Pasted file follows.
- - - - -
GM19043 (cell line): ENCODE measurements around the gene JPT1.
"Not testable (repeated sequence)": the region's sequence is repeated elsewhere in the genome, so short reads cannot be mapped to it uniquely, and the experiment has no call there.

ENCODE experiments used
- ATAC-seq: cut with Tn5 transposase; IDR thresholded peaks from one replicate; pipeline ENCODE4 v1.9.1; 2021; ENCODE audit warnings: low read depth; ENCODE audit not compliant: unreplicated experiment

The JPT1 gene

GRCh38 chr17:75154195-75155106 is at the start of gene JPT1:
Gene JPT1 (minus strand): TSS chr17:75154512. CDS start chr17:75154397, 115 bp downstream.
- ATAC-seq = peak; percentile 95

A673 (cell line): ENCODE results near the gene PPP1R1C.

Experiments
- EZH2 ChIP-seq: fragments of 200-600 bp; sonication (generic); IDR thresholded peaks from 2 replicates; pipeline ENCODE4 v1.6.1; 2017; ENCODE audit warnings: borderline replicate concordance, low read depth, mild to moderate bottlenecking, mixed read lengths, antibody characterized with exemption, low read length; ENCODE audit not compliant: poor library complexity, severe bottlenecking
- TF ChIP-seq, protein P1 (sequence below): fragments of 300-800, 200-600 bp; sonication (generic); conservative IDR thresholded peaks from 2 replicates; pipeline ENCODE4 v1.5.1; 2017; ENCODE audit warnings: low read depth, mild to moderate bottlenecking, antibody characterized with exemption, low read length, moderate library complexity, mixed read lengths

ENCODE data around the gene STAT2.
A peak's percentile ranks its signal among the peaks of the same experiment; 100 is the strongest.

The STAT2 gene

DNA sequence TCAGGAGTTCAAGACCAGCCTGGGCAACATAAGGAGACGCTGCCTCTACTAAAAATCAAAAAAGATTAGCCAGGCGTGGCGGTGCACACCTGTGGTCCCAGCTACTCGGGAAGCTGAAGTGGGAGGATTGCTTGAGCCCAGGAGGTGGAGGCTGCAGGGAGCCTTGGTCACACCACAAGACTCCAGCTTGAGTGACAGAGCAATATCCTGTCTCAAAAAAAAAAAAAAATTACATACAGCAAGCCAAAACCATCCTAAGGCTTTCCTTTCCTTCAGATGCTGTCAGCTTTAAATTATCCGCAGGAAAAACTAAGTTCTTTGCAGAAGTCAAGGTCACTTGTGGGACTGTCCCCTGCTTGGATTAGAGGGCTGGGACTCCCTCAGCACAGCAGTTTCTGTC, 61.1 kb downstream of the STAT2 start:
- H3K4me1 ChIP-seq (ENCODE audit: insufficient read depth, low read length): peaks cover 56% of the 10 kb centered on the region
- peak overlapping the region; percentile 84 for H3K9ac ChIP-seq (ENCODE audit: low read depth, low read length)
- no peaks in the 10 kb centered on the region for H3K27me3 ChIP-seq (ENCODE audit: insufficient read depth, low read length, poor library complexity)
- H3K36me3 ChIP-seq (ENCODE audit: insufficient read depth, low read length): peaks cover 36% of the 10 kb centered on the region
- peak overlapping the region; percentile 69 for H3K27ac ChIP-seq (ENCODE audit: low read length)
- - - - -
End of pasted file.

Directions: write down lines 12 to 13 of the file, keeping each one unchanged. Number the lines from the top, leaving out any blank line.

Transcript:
- TF ChIP-seq, protein P1 (sequence below): fragments of 300-800, 200-600 bp; sonication (generic); conservative IDR thresholded peaks from 2 replicates; pipeline ENCODE4 v1.5.1; 2017; ENCODE audit warnings: low read depth, mild to moderate bottlenecking, antibody characterized with exemption, low read length, moderate library complexity, mixed read lengths

ENCODE data around the gene STAT2.